Skip to main content

How Safe is Vermont Yankee? Ask the NRC, Not CNN.

Another colleague of mine here at NEI forwarded me a copy of the 4Q2011 Performance Summary at Vermont Yankee conducted by the independent Nuclear Regulatory Commission.

Open it up and what will you find? Nothing but the color green.

For more details, click here. Bottom line, this plant is operating safely and efficiently.

Comments

Rod Adams said…
The problem is that CNN did ask the NRC, but the NRC's official response was "no comment". When pressed about its claim to be supportive of open government, the unnamed spokesman essentially said that all of the information it needed to share about the topic was available on the NRC web site. That might be true, but that is a very large and complex web site with decades worth of information on it.

Surely, if the NRC spokesman was interested in sharing information about Vermont Yankee's safety and reliable performance, he could have invited Ms. Lyon into the building, given her a cup of coffee and showed her exactly where to look on the web site for the information that she needed.

The more I watched that segment - and I repeated it several times - the more angry I became and the more I suspected that there was a plan being executed.

Here is a link my post on the topic.

http://atomicinsights.com/2012/02/cnns-carefully-timed-attack-on-nuclear-energy-and-nrc-credibility.html

Rod Adams
Publisher, Atomic Insights
Anonymous said…
The problem with giving any comment is that through careful editing slanted journalism can make you say anything. If the news wants to sensationalize a story, they're going to do it, and your best bet is to just say nothing.
Will Davis said…
Rod, you are right on the money.

I would like to commend Rod Adams, Meredith Angwin, and every single person responsible for the NEI Nuclear Notes blog here for their complete evisceration of the CNN report. A fantastic, and accurate, response to the malarkey they're trying to push nowadays.
Kit P said…
Rod and some others do not seem to understand that it is not not the NRC's job to comment on crockumetaries.

When it comes to regulating things nuclear, the NRC does a very good job. NEI also does a good job of commenting on biased media reports.
Anonymous said…
Kit P, agree it's not their job. However, that doesn't mean it is not something they ought do anyway.

Popular posts from this blog

Sneak Peek

There's an invisible force powering and propelling our way of life.
It's all around us. You can't feel it. Smell it. Or taste it.
But it's there all the same. And if you look close enough, you can see all the amazing and wondrous things it does.
It not only powers our cities and towns.
And all the high-tech things we love.
It gives us the power to invent.
To explore.
To discover.
To create advanced technologies.
This invisible force creates jobs out of thin air.
It adds billions to our economy.
It's on even when we're not.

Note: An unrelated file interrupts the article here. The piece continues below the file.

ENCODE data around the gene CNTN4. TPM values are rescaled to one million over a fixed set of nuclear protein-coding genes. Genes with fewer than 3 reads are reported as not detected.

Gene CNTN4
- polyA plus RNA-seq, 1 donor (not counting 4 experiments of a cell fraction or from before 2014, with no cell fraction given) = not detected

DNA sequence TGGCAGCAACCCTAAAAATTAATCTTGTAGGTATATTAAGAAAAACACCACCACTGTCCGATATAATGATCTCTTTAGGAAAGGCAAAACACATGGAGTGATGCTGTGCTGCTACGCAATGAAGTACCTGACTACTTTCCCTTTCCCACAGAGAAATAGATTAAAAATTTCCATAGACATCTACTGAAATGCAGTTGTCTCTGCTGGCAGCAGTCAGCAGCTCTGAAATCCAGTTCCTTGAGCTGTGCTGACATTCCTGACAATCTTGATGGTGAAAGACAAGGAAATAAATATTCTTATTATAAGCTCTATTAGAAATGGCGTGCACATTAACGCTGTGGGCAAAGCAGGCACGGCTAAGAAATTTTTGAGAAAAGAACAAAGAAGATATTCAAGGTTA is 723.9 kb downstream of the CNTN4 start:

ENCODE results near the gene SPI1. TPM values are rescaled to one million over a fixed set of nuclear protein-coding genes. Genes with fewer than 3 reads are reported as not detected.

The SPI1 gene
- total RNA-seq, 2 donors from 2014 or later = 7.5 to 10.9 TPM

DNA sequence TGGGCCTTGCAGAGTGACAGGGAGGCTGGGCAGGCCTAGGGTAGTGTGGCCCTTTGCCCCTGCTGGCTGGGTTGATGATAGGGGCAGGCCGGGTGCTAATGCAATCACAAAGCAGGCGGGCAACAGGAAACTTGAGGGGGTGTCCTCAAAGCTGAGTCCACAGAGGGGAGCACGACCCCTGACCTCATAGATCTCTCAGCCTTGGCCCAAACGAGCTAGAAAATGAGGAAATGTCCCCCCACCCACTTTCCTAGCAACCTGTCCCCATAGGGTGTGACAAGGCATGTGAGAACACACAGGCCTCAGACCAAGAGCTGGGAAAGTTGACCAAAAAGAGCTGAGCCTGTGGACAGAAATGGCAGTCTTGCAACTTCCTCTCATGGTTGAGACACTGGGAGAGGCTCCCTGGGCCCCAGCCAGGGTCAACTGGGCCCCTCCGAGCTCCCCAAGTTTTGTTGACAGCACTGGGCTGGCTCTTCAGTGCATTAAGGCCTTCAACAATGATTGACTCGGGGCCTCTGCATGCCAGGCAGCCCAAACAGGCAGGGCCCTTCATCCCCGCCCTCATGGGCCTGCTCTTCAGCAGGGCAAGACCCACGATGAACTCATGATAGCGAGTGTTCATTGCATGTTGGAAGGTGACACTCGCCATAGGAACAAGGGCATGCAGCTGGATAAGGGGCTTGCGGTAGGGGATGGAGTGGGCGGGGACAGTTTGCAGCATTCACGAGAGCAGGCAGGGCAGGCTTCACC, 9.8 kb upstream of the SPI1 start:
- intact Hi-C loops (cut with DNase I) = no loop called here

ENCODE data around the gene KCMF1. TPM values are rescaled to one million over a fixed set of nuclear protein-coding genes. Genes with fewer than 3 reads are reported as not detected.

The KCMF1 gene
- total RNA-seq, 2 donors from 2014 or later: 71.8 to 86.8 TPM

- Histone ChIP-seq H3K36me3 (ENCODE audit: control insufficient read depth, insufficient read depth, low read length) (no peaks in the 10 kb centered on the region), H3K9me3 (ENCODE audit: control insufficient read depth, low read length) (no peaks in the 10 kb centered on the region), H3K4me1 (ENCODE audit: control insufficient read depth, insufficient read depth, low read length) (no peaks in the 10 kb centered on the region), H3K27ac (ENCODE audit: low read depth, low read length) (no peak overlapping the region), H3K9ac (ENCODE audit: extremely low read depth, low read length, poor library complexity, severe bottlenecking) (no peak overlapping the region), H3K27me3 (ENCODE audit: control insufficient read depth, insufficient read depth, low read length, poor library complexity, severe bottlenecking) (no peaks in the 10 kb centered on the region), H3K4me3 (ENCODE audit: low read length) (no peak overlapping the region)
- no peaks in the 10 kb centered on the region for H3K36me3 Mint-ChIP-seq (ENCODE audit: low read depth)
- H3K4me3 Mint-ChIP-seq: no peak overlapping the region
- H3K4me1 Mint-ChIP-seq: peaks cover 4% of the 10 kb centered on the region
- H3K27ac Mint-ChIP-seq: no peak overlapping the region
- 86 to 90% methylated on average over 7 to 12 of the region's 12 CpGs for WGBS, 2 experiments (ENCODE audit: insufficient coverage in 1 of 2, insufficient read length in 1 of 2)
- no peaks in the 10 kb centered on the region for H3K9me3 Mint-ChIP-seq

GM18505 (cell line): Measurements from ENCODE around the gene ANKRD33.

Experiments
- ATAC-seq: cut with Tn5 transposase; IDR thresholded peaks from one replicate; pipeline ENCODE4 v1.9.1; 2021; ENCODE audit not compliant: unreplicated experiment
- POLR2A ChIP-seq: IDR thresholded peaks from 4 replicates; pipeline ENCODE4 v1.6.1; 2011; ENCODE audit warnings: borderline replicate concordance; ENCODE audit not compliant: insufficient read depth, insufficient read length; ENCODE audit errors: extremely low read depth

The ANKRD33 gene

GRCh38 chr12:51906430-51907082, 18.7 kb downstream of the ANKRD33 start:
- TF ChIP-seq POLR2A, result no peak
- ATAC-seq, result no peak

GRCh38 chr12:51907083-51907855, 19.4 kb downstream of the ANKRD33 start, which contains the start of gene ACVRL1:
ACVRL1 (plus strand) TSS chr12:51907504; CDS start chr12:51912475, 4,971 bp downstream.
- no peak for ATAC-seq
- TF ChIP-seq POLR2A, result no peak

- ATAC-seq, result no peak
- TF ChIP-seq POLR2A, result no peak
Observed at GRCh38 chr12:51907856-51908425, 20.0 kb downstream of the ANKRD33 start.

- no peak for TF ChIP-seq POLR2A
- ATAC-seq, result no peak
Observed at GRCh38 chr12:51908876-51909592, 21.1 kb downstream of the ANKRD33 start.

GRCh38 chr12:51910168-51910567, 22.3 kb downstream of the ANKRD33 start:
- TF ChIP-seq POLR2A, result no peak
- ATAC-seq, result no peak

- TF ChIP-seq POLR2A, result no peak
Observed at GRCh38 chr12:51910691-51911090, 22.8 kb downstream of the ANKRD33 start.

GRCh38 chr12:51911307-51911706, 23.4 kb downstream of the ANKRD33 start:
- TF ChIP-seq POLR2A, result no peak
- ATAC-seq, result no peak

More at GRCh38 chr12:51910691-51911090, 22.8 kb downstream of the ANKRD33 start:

And stays on no matter what Mother Nature throws at it.
This invisible force takes us to the outer reaches of outer space.
And to the very depths of our oceans.
It brings us together. And it makes us better.
And most importantly, it has the power to do all this in our lifetime while barely leaving a trace.
Some people might say it's kind of unbelievable.
They wonder, what is this new power that does all these extraordinary things?

A Design Team Pictures the Future of Nuclear Energy

For more than 100 years, the shape and location of human settlements has been defined in large part by energy and water. Cities grew up near natural resources like hydropower, and near water for agricultural, industrial and household use.

So what would the world look like with a new generation of small nuclear reactors that could provide abundant, clean energy for electricity, water pumping and desalination and industrial processes?

Hard to say with precision, but Third Way, the non-partisan think tank, asked the design team at the Washington, D.C. office of Gensler & Associates, an architecture and interior design firm that specializes in sustainable projects like a complex that houses the NFL’s Dallas Cowboys. The talented designers saw a blooming desert and a cozy arctic village, an old urban mill re-purposed as an energy producer, a data center that integrates solar panels on its sprawling flat roofs, a naval base and a humming transit hub.

In the converted mill, high temperat…

Seeing the Light on Nuclear Energy

If you think that there is plenty of electricity, that the air is clean enough and that nuclear power is a just one among many options for meeting human needs, then you are probably over-focused on the United States or Western Europe. Even then, you’d be wrong.

That’s the idea at the heart of a new book, “Seeing the Light: The Case for Nuclear Power in the 21st Century,” by Scott L. Montgomery, a geoscientist and energy expert, and Thomas Graham Jr., a retired ambassador and arms control expert.


Billions of people live in energy poverty, they write, and even those who don’t, those who live in places where there is always an electric outlet or a light switch handy, we need to unmake the last 200 years of energy history, and move to non-carbon sources. Energy is integral to our lives but the authors cite a World Health Organization estimate that more than 6.5 million people die each year from air pollution.  In addition, they say, the global climate is heading for ruinous instability. E…